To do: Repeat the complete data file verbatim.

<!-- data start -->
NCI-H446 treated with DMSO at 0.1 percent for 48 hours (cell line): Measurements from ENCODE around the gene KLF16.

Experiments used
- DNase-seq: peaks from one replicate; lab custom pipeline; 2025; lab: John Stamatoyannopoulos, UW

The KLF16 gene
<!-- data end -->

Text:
NCI-H446 treated with DMSO at 0.1 percent for 48 hours (cell line): Measurements from ENCODE around the gene KLF16.

Experiments used
- DNase-seq: peaks from one replicate; lab custom pipeline; 2025; lab: John Stamatoyannopoulos, UW

The KLF16 gene